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Apple reveals plans for future Washington D.C. Carnegie Library store

Apple's plans to restore Washington D.C.'s Carnegie Library into a massive retail presence are moving forward, with the company presenting its plan to the Advisory Neighborhood Commission Monday evening.

Apple is planning on more than just an interior renovation for retail. According to the Washington Post, the company will outfit the location in accordance with Apple retail head Angela Ahrendt's vision of retail, and will host free concerts, art exhibits, and educational workshops in the space.

The library's book collection will be relocated, and the space will hold Apple's "Genius Grove." Reading rooms will become product demonstration areas.

"This is a way of creating a reason to come to the store, to touch and feel our products, but also to have an engaging experience with someone who is passionate about the same thing," said Apple Retail's Senior Design Director B.J. Seigel. "For us, it wasn't about coming in and leaving our mark. It was about bringing the history back out and respecting it."

Events D.C., Washington D.C.'s sports and convention authority proposed a 10-year lease, with two five-year extensions in December 2016. Apple will allegedly pay market rent, as well as a sum between $1 million and $2 million to Events D.C. to compensate for any losses related to the Apple shop being in the space, versus the prior use of it.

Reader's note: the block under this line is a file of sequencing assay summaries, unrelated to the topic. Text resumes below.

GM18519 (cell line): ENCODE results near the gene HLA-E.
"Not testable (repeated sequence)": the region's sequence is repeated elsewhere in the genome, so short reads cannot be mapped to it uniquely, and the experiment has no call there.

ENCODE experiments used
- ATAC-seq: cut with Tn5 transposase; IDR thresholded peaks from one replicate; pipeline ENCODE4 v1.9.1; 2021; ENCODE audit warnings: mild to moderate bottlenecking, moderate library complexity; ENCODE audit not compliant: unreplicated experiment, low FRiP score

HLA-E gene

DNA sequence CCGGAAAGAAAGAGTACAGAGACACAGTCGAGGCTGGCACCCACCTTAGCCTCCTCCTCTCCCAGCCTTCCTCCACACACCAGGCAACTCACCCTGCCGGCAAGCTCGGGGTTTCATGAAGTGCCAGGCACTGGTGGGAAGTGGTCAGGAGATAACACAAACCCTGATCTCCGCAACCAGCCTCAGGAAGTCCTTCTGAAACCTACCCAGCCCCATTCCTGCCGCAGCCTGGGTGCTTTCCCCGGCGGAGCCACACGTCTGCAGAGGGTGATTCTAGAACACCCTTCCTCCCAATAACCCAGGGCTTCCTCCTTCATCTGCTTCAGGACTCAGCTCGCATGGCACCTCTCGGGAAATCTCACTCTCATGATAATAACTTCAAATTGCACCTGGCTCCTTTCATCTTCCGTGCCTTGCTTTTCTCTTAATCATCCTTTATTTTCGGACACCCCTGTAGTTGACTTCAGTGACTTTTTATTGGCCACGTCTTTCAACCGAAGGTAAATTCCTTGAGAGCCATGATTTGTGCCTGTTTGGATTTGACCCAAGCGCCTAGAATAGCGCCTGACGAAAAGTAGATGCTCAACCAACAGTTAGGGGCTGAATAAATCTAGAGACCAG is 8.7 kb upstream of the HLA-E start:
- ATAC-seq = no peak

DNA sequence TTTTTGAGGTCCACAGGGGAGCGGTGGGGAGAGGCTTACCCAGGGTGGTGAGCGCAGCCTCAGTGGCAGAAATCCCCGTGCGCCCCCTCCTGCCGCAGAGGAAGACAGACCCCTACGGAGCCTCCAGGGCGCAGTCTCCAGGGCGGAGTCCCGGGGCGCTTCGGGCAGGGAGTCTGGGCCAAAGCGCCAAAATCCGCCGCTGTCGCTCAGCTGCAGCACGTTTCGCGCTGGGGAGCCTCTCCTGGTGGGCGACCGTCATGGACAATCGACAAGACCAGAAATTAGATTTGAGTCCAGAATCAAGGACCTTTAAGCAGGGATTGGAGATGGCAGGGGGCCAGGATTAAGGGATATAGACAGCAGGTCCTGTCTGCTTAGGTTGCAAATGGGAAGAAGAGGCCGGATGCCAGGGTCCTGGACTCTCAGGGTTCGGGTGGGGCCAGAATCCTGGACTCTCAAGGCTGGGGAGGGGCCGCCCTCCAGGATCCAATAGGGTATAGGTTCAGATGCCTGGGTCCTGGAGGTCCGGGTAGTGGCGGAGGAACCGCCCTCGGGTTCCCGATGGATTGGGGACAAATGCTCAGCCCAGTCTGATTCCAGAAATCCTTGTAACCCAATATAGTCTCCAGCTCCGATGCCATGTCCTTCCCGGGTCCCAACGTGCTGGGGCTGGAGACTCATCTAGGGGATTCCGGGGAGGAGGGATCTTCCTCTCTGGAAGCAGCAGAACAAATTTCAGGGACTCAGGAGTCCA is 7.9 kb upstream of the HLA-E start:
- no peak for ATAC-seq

The space said to be attributed to Apple's lease measures around 63,000 square feet. For the design project it has reportedly tapped frequent collaborator Foster + Partners, aiming to replicate ideas used at other Apple stores in London and San Francisco.

Events D.C. is expected to retain rights to use the space for meetings and events several times a year, and maintain a small office space.

Ahrendts talked about her vision for Apple Retail in an interview at the end of April. Under Ahrendts, Apple has been overhauling the design and operations of its retail chain, with many shops adding trees, wooden shelves, oversized video screens, and new conference rooms, as well as alteration of work roles — which have been controversial.